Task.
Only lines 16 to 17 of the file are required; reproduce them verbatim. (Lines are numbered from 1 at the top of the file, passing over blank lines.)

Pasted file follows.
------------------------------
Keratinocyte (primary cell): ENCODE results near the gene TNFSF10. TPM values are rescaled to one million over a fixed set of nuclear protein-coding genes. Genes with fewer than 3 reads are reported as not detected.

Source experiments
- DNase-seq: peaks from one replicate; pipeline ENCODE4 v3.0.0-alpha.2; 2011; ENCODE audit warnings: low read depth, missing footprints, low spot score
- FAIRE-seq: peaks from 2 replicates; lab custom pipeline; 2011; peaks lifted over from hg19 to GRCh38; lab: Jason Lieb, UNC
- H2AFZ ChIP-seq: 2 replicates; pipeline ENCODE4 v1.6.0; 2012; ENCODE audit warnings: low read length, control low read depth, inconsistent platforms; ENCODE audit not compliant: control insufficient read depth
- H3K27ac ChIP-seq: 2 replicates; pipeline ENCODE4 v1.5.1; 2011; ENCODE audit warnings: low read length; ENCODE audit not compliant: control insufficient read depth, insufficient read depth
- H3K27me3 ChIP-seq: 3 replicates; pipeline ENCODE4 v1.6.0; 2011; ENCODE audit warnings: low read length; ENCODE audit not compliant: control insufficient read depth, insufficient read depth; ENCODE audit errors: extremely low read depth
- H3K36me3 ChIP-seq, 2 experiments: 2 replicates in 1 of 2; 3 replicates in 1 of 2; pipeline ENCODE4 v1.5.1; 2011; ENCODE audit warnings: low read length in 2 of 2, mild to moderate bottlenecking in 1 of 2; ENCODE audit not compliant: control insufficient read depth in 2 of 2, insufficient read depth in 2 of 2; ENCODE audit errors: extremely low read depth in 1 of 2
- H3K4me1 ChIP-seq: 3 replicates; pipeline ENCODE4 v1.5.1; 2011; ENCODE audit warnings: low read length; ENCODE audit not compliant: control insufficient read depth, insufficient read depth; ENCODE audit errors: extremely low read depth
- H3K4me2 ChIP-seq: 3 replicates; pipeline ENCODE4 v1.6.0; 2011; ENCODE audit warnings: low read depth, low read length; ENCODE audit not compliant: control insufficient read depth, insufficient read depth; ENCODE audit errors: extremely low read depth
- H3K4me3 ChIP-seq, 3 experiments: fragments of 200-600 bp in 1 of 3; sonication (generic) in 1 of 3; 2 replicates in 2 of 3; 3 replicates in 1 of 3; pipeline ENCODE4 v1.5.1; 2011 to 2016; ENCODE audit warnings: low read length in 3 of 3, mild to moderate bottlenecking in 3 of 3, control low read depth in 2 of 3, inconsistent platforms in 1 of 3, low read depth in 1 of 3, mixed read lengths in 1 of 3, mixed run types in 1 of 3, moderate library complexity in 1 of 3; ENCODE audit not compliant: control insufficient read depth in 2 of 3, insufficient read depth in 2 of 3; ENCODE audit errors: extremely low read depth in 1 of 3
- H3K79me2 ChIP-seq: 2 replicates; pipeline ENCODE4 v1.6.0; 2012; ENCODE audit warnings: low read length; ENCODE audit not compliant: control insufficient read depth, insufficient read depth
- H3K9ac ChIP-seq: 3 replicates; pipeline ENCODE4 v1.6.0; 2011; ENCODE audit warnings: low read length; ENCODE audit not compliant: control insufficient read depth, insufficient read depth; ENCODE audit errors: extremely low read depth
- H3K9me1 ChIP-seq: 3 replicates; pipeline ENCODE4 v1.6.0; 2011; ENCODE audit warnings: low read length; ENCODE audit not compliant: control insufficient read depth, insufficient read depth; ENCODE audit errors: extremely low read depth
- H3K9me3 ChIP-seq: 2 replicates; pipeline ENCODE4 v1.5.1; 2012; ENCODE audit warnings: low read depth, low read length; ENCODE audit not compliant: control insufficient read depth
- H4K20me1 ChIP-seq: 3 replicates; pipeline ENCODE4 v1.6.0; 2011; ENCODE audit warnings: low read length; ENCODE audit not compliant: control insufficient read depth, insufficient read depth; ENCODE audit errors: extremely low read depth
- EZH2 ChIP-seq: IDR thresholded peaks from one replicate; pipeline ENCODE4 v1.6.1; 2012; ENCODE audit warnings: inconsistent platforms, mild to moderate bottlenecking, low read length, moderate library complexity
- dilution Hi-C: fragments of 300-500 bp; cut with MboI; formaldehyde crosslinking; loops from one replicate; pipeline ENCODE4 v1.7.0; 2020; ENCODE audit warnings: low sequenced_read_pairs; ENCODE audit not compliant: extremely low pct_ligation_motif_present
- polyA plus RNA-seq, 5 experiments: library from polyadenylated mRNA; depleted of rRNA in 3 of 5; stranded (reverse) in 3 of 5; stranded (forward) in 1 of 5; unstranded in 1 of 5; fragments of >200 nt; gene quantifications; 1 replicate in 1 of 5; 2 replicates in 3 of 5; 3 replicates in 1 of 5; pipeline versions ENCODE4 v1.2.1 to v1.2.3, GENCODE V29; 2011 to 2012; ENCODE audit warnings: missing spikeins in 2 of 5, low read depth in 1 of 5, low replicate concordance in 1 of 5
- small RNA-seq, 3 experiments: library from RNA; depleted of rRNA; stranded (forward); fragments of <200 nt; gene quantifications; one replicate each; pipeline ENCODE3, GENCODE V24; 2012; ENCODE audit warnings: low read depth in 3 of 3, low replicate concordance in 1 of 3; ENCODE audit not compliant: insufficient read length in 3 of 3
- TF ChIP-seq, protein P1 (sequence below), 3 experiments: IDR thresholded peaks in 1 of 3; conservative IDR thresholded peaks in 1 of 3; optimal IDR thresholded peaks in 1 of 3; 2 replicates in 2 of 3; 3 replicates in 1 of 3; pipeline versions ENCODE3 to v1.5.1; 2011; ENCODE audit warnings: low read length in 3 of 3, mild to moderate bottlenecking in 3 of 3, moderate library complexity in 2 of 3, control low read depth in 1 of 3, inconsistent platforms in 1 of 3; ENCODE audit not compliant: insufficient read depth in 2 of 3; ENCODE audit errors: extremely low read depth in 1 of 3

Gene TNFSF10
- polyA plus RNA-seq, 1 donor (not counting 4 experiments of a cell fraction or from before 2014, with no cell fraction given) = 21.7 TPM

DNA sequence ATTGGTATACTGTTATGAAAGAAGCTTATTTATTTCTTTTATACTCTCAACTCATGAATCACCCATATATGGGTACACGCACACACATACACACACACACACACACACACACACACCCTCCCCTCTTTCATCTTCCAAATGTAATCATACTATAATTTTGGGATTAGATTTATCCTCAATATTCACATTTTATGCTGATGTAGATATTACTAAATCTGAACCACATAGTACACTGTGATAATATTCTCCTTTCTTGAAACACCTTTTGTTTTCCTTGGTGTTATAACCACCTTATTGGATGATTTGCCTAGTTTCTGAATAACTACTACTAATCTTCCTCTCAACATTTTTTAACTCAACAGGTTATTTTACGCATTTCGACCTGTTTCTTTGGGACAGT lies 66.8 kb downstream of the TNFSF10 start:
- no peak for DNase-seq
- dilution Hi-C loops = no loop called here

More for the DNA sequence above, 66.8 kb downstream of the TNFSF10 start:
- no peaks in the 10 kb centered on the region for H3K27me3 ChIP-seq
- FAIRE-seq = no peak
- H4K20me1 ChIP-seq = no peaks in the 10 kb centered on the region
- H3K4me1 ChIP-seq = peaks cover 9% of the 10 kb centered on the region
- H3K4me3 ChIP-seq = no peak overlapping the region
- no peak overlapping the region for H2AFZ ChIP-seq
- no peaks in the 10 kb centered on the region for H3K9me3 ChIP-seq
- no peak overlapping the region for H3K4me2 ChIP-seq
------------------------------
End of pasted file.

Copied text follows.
- H4K20me1 ChIP-seq: 3 replicates; pipeline ENCODE4 v1.6.0; 2011; ENCODE audit warnings: low read length; ENCODE audit not compliant: control insufficient read depth, insufficient read depth; ENCODE audit errors: extremely low read depth
- EZH2 ChIP-seq: IDR thresholded peaks from one replicate; pipeline ENCODE4 v1.6.1; 2012; ENCODE audit warnings: inconsistent platforms, mild to moderate bottlenecking, low read length, moderate library complexity